In the 'heart of oil culture'

That transformative moment is 1969, when Norway discovered vast oil deposits beneath the North Sea along its west coast. Since then, the country has grown into one of Europe’s richest and most autonomous nations.

“When you’re right in the heart of this oil culture of Norway you can see very strongly what a transformative effect the discovery of undersea oil had on the whole Norwegian identity and way of life,” Ghani says. “Norway was not only poor but also a Danish colony for hundreds of years, so they didn’t consolidate their national identity until quite late. Their whole folk tradition is synthetic.”

Another country which has undergone (at least one) metamorphosis over the past half century is Ghani’s ethnic homeland, which her father fled shortly before she was born. That same year – 1978 – president Mohammed Daoud was assassinated by communist rebels in a coup that would yank Afghanistan towards enduring tumult.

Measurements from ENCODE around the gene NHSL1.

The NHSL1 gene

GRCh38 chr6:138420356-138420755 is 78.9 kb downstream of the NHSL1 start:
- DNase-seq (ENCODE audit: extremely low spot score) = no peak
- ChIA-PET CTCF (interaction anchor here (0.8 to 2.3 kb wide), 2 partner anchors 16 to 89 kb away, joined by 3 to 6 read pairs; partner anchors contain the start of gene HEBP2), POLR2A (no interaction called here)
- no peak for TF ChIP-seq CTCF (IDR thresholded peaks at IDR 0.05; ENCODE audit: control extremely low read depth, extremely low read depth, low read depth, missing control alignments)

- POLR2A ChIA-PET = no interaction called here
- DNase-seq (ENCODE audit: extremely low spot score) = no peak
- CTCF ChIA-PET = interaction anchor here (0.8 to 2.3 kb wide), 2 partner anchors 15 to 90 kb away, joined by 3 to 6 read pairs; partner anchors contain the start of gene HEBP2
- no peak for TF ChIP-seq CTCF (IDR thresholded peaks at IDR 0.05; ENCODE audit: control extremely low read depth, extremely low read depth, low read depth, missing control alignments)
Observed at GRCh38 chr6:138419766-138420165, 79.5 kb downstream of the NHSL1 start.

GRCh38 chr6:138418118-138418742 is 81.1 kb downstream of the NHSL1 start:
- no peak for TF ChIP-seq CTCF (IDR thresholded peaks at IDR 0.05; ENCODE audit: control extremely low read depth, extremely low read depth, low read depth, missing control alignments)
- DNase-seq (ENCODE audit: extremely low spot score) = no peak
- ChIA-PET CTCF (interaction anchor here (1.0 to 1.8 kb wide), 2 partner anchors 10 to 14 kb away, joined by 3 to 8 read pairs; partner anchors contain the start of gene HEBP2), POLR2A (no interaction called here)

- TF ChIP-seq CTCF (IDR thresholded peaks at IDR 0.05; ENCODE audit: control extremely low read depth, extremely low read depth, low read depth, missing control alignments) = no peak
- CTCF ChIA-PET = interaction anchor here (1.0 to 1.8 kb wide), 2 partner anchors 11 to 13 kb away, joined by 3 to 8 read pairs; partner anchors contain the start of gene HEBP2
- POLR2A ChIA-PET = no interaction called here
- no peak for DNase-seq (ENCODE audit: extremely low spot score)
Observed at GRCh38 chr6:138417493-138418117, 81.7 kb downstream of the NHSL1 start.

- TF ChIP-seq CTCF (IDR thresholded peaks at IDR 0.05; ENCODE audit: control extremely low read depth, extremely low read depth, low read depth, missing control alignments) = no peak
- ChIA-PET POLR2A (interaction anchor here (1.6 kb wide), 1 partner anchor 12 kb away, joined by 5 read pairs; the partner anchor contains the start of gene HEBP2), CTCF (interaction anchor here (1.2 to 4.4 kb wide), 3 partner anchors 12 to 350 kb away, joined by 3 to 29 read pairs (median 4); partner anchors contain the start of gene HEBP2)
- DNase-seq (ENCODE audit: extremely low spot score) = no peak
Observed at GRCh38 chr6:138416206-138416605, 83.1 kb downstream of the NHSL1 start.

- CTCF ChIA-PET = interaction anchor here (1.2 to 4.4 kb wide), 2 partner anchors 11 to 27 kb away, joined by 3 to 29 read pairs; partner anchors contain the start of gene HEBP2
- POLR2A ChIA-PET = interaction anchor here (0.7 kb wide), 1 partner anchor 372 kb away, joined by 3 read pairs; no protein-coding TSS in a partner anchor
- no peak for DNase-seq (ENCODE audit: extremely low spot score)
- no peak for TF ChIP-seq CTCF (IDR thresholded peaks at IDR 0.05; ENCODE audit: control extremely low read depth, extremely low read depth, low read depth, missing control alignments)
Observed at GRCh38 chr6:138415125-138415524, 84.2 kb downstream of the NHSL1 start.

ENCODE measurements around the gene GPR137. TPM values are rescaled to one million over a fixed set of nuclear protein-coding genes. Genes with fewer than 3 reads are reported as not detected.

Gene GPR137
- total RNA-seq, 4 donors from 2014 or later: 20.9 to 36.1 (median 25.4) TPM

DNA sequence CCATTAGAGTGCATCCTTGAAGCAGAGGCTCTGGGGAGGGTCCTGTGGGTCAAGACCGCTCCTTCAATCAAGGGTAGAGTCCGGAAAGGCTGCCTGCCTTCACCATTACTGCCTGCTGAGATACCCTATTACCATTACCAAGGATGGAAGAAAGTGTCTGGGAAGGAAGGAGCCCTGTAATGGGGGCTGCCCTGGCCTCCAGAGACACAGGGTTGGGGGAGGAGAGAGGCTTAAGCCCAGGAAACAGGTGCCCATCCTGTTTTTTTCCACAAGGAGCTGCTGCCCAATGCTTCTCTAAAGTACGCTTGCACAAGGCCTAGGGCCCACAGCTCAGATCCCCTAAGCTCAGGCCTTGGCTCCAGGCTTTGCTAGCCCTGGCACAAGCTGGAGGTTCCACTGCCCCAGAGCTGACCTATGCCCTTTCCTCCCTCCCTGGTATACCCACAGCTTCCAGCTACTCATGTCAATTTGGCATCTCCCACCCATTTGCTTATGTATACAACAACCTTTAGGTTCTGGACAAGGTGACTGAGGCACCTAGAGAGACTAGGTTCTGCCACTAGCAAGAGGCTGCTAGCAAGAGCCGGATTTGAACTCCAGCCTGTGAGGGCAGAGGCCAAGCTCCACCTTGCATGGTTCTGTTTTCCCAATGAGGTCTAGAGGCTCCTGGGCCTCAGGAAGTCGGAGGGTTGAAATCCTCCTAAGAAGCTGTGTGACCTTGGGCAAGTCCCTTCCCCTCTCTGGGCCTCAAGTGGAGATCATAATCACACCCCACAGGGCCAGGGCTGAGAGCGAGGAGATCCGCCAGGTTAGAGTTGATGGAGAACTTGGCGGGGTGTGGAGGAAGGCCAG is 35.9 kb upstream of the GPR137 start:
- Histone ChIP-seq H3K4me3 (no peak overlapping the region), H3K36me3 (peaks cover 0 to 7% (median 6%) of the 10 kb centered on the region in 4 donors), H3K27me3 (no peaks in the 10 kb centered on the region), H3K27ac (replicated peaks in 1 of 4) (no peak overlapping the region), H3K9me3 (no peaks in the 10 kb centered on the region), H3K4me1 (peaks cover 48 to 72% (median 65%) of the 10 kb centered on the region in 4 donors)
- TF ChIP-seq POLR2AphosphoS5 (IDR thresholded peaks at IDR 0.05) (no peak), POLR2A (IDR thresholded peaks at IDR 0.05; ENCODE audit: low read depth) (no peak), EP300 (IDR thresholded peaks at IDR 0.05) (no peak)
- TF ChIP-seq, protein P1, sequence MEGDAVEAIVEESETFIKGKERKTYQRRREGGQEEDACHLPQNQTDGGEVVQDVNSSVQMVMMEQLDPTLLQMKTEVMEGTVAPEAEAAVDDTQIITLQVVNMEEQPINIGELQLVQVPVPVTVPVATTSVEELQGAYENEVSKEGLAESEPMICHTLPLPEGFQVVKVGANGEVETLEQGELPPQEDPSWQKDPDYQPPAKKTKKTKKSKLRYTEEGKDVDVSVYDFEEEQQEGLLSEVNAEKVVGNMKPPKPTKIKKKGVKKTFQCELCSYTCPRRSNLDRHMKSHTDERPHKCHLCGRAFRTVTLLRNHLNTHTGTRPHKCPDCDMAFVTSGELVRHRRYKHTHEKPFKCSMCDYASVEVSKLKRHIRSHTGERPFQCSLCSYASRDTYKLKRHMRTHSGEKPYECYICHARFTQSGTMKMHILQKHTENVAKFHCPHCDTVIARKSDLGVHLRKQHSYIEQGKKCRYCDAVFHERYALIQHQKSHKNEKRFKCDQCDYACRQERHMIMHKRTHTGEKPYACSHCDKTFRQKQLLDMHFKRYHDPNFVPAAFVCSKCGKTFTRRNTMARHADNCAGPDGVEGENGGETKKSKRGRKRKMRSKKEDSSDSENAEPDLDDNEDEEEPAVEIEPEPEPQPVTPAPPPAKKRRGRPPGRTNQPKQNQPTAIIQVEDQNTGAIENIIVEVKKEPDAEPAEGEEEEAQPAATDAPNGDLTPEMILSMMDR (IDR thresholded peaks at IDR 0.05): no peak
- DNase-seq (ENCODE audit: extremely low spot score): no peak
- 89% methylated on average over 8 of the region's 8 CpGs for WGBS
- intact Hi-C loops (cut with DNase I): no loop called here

“There have been certain points in Afghan history when there was a deliberate attempt to reimagine what the country could be,” says Ghani. “In the 1920s the moment of modernism saw Amanullah Khan try to deliberately reimagine the country. The moment of communism was also a deliberate attempt to reimagine the country, although it’s certainly less fondly remembered and perhaps less successful.”

Ghani’s father and mother – Lebanese Christian Rula Ghani, whose role as Afghan first lady has provoked comparisons with Queen Soraya – were exiled from Afghanistan for most of her childhood. She was not able to visit the country until 2002, when she was 24 years old (she has visited Lebanon often). Eventually “going ‘back to the old country” was a peculiar experience, she says. “It felt very familiar and very strange at the same time.”